Saying that Intel Xeon Phi had a troubled birth is an understatement. Even with the products being deployed in thousands to tens of thousands of units, profitability is nowhere to be found. The company now plans to address that using a two-fold strategy which begins with – reduction in BoM cost to the company. The original Xeon Phi or “Larrabee resurrected” is a standard PCI Express board that utilizes dual slot cooling and you could easily confuse it for a graphics card. Xeon Phi, formerly known as “Knights Corner” consists out of Knights Corner accelerator (manufactured in 22nm), ranging from 57 to 61 cores. Number of physical cores is of course larger (for yield purposes), and depending on what Xeon Phi you buy, you will acquire a combo of 57, 60 or 61 cores paired with 6, 8 or 16GB of ultra-fast GDDR5 memory.
This does not come for cheap, as Intel priced Xeon Phi between $1695 (3120P, 57 cores, 6GB) and $4129 (7120P, 61 cores, 16GB). The reality is different though, and we learned what are the real ASPs (Average Selling Price). First and foremost, in most of Xeon Phi deals, Intel made money on bundling it with the CPU and making money on the least expected, but a nice profit driver – the chipset itself. Xeon Phi on its own did not make a whole lot of money, especially given that most parts were outside Intel’s jurisdiction (the company does not manufacture GDDR5 memory, nor most of PWM elements or the PCB itself). Figures we learned were even enough for a potential anti-trust action against Intel, given that the company was often selling Phi parts (or even giving them away, to bank institutions such as UBS) under price, and well in the red.
Furthermore, first generation Xeon Phi is extremely sensitive to PCI Express bus, and the latencies / bandwidth can go up or come crashing down as different motherboards are used. Our friends at Puget Systems gave the best example just how sensitive the Xeon Phi is to different PCIe standards. Remember, PCIe Gen3 x16 slots aren’t present on every server motherboard, as the makers just love to cram as much PCIe x8 slots as possible. The fact that you have to adjust your software as well certainly did not help, as people in the know told us that it does not matter how much software changes you have to do, it is how much of a speedup you can get as multi-socket and multi-server approaches introduce unwanted latencies.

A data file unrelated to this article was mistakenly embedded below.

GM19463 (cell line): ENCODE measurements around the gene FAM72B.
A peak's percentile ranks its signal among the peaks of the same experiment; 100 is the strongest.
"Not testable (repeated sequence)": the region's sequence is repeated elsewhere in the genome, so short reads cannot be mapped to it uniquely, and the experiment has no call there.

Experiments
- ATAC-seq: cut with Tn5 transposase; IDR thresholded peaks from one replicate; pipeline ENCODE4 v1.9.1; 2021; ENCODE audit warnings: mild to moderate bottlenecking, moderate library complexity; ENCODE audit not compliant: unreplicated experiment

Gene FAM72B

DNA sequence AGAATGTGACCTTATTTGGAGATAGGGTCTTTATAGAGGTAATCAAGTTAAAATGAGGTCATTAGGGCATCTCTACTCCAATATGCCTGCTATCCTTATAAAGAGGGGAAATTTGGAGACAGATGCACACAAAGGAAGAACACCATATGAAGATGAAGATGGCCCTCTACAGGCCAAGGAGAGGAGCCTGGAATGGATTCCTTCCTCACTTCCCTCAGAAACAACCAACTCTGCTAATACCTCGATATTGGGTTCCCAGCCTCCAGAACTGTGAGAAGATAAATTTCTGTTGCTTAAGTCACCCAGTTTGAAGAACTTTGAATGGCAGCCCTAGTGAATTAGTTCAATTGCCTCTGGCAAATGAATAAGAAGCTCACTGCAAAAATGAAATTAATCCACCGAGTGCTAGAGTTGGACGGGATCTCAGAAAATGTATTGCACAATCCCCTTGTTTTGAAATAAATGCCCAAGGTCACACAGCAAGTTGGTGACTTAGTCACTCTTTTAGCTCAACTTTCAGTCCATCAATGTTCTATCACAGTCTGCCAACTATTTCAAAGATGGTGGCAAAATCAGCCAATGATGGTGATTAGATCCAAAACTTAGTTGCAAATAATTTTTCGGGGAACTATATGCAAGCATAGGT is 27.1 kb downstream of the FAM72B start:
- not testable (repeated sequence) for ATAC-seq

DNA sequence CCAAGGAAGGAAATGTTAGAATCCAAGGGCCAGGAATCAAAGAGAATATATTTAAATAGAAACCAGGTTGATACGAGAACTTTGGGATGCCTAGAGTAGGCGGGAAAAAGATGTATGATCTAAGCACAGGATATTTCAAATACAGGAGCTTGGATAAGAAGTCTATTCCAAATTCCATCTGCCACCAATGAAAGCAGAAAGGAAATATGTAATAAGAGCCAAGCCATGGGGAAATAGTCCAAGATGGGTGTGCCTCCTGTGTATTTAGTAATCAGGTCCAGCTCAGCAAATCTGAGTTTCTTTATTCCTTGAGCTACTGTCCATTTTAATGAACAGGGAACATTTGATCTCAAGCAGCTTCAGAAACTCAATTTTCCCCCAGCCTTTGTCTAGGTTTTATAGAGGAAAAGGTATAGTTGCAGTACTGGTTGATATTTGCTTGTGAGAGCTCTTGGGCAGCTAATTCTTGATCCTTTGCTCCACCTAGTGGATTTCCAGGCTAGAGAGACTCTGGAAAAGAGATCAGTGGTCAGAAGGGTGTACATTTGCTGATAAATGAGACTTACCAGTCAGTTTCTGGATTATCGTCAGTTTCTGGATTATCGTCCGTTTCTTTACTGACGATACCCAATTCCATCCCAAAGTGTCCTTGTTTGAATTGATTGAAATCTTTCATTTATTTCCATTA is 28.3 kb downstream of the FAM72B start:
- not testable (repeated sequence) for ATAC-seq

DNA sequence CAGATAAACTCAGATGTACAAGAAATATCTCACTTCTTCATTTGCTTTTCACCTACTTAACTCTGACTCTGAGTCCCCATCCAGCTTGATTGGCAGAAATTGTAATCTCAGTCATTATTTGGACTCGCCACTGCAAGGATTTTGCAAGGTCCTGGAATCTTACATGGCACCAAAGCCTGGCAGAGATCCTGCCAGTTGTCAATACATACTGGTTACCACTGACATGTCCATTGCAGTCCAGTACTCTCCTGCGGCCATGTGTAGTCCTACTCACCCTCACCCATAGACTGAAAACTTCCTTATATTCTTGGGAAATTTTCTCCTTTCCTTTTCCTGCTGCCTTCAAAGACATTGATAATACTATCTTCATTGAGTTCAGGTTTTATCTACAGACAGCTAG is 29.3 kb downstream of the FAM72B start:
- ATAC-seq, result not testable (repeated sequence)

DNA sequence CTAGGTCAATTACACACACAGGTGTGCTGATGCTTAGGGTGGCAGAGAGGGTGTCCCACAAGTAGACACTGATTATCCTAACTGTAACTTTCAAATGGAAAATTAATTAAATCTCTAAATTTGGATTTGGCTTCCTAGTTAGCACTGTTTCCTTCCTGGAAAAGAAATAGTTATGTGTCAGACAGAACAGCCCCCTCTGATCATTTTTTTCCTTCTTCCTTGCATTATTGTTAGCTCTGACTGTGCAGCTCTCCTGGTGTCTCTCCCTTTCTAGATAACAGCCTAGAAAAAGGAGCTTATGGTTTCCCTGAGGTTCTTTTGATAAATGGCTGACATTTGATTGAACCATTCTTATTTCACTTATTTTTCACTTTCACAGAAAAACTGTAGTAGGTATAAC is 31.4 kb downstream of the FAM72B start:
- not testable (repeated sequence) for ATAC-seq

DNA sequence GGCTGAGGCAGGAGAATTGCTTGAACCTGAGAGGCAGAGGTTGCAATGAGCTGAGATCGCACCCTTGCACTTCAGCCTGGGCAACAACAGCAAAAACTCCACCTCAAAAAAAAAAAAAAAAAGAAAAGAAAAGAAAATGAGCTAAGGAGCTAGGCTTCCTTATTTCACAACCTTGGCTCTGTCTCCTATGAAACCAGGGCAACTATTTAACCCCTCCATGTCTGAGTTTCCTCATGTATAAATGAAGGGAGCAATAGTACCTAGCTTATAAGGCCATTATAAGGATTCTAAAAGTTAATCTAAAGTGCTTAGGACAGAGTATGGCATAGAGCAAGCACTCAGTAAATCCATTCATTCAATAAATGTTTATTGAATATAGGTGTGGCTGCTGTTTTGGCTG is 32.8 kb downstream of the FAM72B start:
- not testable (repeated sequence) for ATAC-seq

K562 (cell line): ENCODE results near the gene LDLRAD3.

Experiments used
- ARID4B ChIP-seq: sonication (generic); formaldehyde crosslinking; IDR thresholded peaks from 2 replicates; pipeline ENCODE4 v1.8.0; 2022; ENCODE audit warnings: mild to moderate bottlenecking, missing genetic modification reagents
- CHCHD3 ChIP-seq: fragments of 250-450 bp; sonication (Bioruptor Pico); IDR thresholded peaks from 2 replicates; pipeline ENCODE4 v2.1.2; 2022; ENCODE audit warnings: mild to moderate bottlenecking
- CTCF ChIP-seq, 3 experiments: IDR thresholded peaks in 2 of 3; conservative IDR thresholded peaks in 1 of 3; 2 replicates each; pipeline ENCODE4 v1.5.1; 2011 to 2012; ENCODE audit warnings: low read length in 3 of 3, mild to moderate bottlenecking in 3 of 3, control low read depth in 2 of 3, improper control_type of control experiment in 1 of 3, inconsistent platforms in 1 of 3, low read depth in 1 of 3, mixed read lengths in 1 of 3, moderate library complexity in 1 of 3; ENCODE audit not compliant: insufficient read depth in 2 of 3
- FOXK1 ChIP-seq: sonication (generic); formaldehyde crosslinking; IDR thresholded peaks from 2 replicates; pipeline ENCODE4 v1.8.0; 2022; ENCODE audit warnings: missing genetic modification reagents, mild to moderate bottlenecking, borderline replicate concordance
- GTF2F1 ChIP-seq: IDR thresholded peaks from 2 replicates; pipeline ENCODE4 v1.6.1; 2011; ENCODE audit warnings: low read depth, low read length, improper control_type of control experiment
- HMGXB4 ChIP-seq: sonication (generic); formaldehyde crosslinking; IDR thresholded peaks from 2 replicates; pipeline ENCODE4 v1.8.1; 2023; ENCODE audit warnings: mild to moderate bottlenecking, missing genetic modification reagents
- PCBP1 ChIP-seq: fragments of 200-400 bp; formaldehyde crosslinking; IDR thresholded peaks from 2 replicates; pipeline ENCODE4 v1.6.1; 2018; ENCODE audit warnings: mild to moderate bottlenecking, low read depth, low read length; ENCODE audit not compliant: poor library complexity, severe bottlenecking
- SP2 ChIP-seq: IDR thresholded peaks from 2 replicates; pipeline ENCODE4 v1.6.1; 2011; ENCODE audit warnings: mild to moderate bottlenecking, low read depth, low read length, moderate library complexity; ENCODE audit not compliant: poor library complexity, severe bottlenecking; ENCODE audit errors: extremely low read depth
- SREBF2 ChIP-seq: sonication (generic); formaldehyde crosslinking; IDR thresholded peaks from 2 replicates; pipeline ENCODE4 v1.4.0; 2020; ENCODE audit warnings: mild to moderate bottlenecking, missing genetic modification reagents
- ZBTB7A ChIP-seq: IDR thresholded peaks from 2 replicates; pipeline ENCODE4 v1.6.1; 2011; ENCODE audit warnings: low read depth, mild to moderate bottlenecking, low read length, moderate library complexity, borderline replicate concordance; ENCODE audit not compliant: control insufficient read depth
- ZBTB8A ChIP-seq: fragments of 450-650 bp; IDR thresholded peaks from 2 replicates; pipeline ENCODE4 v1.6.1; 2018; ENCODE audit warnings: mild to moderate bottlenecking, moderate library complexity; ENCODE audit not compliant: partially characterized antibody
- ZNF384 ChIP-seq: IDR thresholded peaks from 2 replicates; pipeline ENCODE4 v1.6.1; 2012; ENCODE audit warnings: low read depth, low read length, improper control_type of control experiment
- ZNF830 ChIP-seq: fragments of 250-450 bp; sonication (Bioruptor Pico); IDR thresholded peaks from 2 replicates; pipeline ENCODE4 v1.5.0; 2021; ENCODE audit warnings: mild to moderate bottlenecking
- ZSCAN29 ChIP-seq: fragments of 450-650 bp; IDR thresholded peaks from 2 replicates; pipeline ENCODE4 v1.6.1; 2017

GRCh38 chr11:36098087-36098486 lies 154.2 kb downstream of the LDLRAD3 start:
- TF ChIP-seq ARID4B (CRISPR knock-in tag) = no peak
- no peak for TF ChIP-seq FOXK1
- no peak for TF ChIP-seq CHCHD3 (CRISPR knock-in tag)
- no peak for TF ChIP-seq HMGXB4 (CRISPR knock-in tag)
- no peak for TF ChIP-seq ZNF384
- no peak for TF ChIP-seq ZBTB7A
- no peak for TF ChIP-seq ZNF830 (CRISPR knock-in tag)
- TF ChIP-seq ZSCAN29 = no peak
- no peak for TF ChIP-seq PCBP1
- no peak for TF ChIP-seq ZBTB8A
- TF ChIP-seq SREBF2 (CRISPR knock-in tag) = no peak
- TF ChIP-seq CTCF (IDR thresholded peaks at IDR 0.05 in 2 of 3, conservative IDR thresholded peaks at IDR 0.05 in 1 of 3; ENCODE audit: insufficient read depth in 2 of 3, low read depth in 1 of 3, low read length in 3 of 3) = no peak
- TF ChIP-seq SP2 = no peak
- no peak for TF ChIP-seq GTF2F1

Under the new management lead by Brian Krzanich, Intel is trying to make the part which will make money for the company, and not be reliant on 3rd party makers. How? The answer is easy – by turning Xeon Phi into a socketed product which requires a regular Intel Xeon to run. Yep, you’ve read it correctly – future of Phi is to become a co-processor, something that reminded us of the days when AMD had that technological leadership and talked about Torrenza, Open HyperTransport etc. That was one of key reasons why AMD snapped up ATI (after the merger talks with Nvidia failed), to bring a GPU onto the CPU socket. From the looks of it, Intel will be first out the door with the real coprocessor (if we forget what the Chinese are doing with HyperTransport and Alpha / MIPS cores), reducing Xeon Phi to a pure die-meets-Organic LGA Package play. Naturally, GDDR5 is no longer an option and we will see a reduction in sheer bandwidth, which currently reaches 352GB/s. Going with DDR4 on a 256-bit memory bus (should the company keep LGA-2011 and LGA-2011B in foreseeable future) should cut the available bandwidth to 150GB/s range. At the same time, the size of memory should grow from 16GB to 32, 64, 128 or 256GB/s, all while improving the pure TFLOPS performance.
This way, it will be up to system integrators to decide just how much system memory should be plugged in, and a potential world of hurt for Nvidia and their Tesla, as well as AMD’s FirePro lineups – which all have memory limited to the amount of PCB space the companies can give it. According to information that we received so far, first socketed samples are out in the wild, but the timeframe of introduction itself is not known. We would not be surprised if Intel quickly replaces its current Phi lineup as soon as Haswell-EP/EX makes its public appearance, paving a path for a new and more profitable server platform. Naturally, Nvidia already came up with a counter announcement, going with Stacked DRAM for their 2015-16 Volta GPU architecture. AMD plans aren’t known at the time, but knowing the reactive nature of that company, we wouldn’t be surprised if something comes a year or two after Intel. With around a 10 year delay from the original HTX concept, of course.
One thing is certain – things are heating up in the GPGPU/Accelerator arena, and the key question is – who stands to benefit the most? ‘Big Iron’ market is growing, and Intel just might have a way to turn its ‘ugly duck’ into a beautiful money making swan.
Original Author: Theo Valich
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